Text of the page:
The Missouri House has given initial approval to a bill that would place restrictions on benefits commonly referred to as welfare and add far-reaching penalties for misusing them.
Among other things, the measure would prohibit recipients from cashing out benefits at an ATM machine. That provision is already coming under fire from watchdog groups.
Jeanette Mott Oxford with Empower Missouri, a social welfare organization, contends states cannot legislate to effectively block recipients from accessing cash. She cites a similar effort in Kansas where the federal government threatened to withdraw funding before the state decided not to implement the law.
But the bill’s sponsor, Republican Representative J. Eggleston of Maysville, perhaps anticipated such a complication when he offered an amendment to seek a federal waiver in order to implement the ATM restriction.
Eggleston says the provision would be dropped if the waiver wasn’t granted. The House has voted to adopt his amendment.
The legislation also more clearly identifies items prohibited from purchase and businesses where welfare purchases can or cannot be made. Those businesses include places such as strip bars, casinos and liquor stores. Items such as cigarettes are banned from purchase.
Another amendment that has been successfully adopted into the bill during floor debate would significantly increase penalties for misuse of welfare money by recipients.
Those found to have violated spending guidelines one time would lose their benefits for three months while a second offense would carry a six-month penalty. People found to have misused welfare benefits for the third time would lose their benefits for five years.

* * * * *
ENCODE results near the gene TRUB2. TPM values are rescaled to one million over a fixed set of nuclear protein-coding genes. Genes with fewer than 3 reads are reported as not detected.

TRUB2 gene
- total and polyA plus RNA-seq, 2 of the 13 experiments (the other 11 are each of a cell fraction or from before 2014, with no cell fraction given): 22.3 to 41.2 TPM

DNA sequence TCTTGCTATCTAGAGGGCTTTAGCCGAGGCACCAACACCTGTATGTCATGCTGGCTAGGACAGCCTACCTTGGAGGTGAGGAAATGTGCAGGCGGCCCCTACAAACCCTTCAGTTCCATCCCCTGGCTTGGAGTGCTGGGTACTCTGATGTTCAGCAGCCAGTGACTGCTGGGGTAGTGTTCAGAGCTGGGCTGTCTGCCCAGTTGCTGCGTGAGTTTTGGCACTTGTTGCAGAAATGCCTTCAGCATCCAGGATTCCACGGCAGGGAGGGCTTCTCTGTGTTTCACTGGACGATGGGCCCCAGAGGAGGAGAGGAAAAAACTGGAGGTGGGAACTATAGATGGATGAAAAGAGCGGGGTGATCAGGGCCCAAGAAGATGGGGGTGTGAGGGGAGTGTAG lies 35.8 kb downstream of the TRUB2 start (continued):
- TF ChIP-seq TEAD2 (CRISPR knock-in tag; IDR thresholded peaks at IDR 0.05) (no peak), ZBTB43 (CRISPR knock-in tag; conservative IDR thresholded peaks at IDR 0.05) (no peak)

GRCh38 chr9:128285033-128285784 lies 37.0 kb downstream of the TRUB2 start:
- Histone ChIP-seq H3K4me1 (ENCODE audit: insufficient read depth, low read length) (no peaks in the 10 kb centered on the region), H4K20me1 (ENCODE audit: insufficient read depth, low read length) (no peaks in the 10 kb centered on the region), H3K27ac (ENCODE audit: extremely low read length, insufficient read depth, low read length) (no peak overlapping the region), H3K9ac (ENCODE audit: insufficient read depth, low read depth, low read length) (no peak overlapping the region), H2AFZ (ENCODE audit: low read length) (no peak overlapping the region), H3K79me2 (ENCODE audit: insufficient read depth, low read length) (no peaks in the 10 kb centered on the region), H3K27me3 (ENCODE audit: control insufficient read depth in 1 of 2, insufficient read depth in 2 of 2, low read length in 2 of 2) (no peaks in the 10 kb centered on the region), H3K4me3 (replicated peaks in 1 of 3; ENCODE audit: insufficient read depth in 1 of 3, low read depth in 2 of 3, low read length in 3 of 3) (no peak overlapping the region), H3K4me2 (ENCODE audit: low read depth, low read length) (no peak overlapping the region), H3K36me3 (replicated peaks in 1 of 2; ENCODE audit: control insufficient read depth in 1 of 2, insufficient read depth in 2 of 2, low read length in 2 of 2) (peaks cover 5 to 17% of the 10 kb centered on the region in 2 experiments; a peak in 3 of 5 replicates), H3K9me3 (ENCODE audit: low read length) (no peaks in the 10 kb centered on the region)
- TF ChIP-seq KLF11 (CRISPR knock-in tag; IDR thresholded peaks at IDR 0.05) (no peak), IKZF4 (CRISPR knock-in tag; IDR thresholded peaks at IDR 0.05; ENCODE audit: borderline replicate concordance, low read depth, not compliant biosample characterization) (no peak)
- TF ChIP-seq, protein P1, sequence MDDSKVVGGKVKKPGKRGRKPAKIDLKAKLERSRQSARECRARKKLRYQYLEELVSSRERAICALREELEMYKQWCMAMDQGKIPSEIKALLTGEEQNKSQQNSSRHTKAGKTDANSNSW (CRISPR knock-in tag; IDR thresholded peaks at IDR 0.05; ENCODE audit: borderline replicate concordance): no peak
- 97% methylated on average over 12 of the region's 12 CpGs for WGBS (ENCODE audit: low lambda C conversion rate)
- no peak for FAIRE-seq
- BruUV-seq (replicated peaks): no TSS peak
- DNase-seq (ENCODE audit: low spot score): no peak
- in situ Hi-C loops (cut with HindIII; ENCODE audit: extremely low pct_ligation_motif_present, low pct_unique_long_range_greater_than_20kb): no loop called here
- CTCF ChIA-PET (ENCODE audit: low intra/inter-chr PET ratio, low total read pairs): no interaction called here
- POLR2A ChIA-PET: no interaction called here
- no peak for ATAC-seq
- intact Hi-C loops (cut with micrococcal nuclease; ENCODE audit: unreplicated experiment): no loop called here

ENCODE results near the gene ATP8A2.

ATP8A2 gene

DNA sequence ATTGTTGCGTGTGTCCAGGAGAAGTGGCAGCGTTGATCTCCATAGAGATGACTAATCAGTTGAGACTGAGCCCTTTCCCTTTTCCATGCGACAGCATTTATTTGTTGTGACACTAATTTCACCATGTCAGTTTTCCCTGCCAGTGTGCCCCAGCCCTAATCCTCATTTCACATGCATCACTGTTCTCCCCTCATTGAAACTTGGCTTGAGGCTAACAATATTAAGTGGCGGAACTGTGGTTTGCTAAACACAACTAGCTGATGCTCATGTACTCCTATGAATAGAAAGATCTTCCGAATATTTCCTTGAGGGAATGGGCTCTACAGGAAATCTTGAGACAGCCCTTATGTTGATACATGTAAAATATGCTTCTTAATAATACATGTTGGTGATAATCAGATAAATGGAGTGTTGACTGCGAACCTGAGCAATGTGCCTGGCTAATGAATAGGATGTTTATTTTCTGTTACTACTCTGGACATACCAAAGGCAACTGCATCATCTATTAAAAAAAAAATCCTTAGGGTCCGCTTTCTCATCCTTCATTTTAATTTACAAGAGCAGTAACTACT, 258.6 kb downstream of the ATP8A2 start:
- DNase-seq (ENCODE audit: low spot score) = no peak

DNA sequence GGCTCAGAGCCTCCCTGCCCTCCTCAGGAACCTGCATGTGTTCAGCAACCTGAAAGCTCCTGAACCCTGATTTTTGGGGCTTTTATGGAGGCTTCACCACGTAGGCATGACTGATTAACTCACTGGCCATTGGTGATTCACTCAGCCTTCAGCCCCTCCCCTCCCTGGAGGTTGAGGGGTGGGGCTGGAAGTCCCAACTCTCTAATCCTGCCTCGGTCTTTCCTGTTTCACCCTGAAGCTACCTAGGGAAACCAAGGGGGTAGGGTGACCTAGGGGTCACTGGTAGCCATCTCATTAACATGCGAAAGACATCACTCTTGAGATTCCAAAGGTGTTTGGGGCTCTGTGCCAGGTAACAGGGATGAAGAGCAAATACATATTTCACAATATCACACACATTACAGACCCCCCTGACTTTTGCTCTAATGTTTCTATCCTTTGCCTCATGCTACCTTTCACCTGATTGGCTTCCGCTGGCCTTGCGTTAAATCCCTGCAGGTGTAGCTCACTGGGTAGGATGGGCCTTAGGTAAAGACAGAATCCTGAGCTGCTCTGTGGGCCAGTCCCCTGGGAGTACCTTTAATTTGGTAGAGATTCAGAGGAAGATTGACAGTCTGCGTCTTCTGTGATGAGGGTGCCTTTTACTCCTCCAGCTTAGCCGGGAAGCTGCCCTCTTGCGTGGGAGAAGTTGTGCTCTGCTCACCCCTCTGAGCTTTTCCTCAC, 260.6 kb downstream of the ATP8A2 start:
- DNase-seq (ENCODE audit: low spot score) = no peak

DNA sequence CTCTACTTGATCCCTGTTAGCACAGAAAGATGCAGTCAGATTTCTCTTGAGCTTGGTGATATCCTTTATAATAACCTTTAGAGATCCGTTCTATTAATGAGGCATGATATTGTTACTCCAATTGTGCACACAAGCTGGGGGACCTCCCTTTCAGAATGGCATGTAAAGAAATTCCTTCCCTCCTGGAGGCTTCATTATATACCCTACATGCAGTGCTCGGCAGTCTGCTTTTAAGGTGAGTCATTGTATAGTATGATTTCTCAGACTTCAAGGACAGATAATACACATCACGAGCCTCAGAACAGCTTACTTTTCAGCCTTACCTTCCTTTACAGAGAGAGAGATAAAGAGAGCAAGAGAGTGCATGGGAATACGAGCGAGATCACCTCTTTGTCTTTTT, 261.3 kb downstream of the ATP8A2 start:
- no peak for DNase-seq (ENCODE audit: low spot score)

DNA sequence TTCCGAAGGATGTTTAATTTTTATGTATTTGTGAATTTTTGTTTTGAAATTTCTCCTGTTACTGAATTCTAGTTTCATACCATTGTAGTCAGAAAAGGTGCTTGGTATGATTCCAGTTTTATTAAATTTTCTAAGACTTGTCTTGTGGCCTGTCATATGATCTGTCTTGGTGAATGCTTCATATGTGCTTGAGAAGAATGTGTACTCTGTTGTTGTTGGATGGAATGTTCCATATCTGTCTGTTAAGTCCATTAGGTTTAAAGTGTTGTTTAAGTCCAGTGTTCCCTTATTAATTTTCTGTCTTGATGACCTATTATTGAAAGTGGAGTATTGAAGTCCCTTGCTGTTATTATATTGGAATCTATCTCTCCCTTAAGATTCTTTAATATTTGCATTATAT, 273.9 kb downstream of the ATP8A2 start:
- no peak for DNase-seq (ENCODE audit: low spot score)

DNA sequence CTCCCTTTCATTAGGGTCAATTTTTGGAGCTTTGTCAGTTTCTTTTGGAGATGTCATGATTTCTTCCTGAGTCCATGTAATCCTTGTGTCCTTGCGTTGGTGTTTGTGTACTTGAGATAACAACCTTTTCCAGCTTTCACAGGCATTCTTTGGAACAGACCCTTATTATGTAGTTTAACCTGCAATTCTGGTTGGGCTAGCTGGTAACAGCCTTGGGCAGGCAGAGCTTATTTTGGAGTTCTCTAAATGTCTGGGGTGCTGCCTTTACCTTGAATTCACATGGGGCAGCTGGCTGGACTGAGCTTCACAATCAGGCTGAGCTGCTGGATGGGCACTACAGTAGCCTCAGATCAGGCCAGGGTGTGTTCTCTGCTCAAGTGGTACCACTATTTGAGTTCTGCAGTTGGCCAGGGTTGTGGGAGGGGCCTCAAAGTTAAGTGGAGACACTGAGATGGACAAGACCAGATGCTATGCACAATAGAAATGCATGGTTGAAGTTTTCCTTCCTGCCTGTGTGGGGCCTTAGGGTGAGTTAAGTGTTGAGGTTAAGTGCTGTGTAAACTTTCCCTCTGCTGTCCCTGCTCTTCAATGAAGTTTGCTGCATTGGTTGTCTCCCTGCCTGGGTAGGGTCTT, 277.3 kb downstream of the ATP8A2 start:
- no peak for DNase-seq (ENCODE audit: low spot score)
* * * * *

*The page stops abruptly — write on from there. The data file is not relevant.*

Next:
Representative Hannah Kelly, R-Mountain Grove, who sponsored the amendment, says it’s important to make the best use of tax dollars for those in need.
“All of us have folks in dire need across our districts, all across the state of Missouri,” says Kelly. “And we’ve got to make sure that we’re prioritizing our funds for the folks who need it and bringing accountability to the folks who are trying to work the system.”
Some Democrats complain that the punishment for a third offense would be overly harsh, noting that a five-year ban would be greater than the current lifetime eligibility for the benefits of 45 months. Currently, those who misuse welfare funds are only required to pay back the equivalent of the disallowed purchases.
Eggleston’s bill needs one more favorable vote to advance to the Senate.
The measure applies to the use of welfare money which is now known as Temporary Assistance for Needy Families (TANF), and for the use of Supplemental Nutrition Assistance Program (SNAP) benefits, also known as food stamps.
The bill adds pornography to the list of items that are prohibited from being purchased with TANF or SNAP benefits using an electronic benefit transfer (EBT) card.
Before Kelly’s amendment changed the legislation, Eggleston originally proposed a maximum penalty for a third-time misuse of TANF or SNAP funds to be a two-year loss of benefits.
Representative Crystal Quade, D-Springfield, complains that the ban on ATM withdrawals prevents people from accessing services at cash-only businesses.
“We fight every year in this body about how we’re going to spend money,” says Quade. “And you’re trying to take money away from people at the ATM for vital services, potentially, if they need it for the laundromat, and then taking money away from all these great services that we fight for.”
Rep. Bruce Franks, D-St. Louis, says the ban on purchases at liquor stores raises problems in his district where there are no traditional grocery stores to get things like bread and other essential foods.
“If we have this particular area where we don’t know what a liquor store is defined as, and these are the only places that folks in my community and other communities have to go, and they’re on this prohibited list, that’s a problem in itself.”